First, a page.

Mazda2 hatchback - Engines, drive & performance
The Mazda2 is quite fun-to-drive, but its engines can feel lethargic
Although the Mazda2 doesn't quite knock the Ford Fiesta off its pedestal as the most fun-to-drive car in this class, it gets reasonably close. Its steering could do with more weight and feel, for more confidence when cornering quickly, but it does benefit from Mazda’s ‘G-Vectoring Control’ system. This is said to improve steering feel and precision through varying engine output when cornering.
All models have a slick manual gearbox as standard. Cars with the 89bhp engine can also be ordered with a six-speed automatic, but the manuals suit the Mazda2's eager character best. Watch out for models fitted with the larger 16-inch alloy wheels, as they don't deal with potholes as comfortably as the smaller-wheeled cars.
Mazda2 petrol engine
The petrol engine (in its three power outputs) is smooth and fast enough, but work it hard and it starts to sound coarse, with a booming noise making its way inside the cabin. The 74bhp petrol isn’t very quick (0-62mph takes 11.3 seconds) and is reserved for the cheapest SE-L model, while the 89bhp model does the same in 9.8 seconds. Range-topping GT Sport Tech cars now get a 113bhp version of the engine, reducing the 0-62mph time to 9.1 seconds.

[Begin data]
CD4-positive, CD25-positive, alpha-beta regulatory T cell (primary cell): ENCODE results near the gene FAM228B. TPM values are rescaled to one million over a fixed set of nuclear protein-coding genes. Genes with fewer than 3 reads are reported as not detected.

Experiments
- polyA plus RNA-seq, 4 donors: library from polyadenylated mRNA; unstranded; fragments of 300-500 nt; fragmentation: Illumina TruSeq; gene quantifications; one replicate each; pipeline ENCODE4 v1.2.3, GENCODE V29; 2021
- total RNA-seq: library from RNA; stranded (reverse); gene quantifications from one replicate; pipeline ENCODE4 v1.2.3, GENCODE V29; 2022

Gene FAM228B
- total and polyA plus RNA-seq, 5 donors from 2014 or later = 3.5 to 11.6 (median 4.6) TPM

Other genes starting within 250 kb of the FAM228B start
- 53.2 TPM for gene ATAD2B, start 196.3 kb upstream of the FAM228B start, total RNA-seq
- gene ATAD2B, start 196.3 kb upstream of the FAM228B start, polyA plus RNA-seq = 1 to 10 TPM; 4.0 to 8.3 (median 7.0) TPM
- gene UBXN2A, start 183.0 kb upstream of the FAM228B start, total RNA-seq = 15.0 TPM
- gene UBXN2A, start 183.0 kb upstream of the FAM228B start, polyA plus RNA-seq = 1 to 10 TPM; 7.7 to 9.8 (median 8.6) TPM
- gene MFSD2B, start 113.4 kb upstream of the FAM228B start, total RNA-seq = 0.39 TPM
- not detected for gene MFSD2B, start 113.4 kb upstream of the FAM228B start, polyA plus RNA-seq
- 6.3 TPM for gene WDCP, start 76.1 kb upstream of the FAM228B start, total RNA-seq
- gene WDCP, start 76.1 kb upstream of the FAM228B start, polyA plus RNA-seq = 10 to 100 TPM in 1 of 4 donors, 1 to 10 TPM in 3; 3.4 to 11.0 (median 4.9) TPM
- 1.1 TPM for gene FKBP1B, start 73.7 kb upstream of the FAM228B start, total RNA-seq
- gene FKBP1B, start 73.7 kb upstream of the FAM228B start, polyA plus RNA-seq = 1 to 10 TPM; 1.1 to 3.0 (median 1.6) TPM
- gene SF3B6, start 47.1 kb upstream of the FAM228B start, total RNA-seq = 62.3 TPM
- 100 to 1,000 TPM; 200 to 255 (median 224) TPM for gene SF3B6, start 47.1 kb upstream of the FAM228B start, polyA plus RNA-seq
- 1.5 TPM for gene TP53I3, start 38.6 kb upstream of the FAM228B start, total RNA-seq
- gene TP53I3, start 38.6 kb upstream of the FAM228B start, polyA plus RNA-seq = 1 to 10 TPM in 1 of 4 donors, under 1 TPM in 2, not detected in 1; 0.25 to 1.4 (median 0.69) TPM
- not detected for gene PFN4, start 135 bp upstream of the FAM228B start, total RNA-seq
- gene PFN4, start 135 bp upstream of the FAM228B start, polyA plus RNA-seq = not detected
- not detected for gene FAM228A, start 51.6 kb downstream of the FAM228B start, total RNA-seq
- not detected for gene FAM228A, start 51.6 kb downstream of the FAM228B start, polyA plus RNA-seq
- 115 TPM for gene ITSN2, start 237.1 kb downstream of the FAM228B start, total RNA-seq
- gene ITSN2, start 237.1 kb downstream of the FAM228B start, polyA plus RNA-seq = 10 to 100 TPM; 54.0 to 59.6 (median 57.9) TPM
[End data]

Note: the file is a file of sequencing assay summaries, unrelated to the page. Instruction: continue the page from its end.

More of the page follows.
Not only does the automatic gearbox make the car less efficient than the manual but it makes it considerably slower too. It’s actually the slowest configuration in the range, taking over 12 seconds to do 0-62mph.
At 1.5 litres, it’s a big engine for this size of car but, unlike most rivals, it doesn’t have a turbocharger. At times, you’ll sorely miss it, especially if you’re trying to get up to speed on a motorway, for example. You can tell that motorway miles aren’t its forte; it’s best below about 40mph or so.